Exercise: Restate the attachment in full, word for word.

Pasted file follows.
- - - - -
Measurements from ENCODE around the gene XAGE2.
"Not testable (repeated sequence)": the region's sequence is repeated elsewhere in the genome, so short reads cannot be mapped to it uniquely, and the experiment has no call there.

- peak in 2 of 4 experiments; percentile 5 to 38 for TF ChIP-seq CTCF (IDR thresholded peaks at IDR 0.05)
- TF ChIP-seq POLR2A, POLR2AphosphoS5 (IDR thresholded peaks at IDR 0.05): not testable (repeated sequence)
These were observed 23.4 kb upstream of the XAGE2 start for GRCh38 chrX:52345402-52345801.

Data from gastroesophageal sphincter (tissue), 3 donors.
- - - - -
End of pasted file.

Measurements from ENCODE around the gene XAGE2.
"Not testable (repeated sequence)": the region's sequence is repeated elsewhere in the genome, so short reads cannot be mapped to it uniquely, and the experiment has no call there.

- peak in 2 of 4 experiments; percentile 5 to 38 for TF ChIP-seq CTCF (IDR thresholded peaks at IDR 0.05)
- TF ChIP-seq POLR2A, POLR2AphosphoS5 (IDR thresholded peaks at IDR 0.05): not testable (repeated sequence)
These were observed 23.4 kb upstream of the XAGE2 start for GRCh38 chrX:52345402-52345801.

Data from gastroesophageal sphincter (tissue), 3 donors.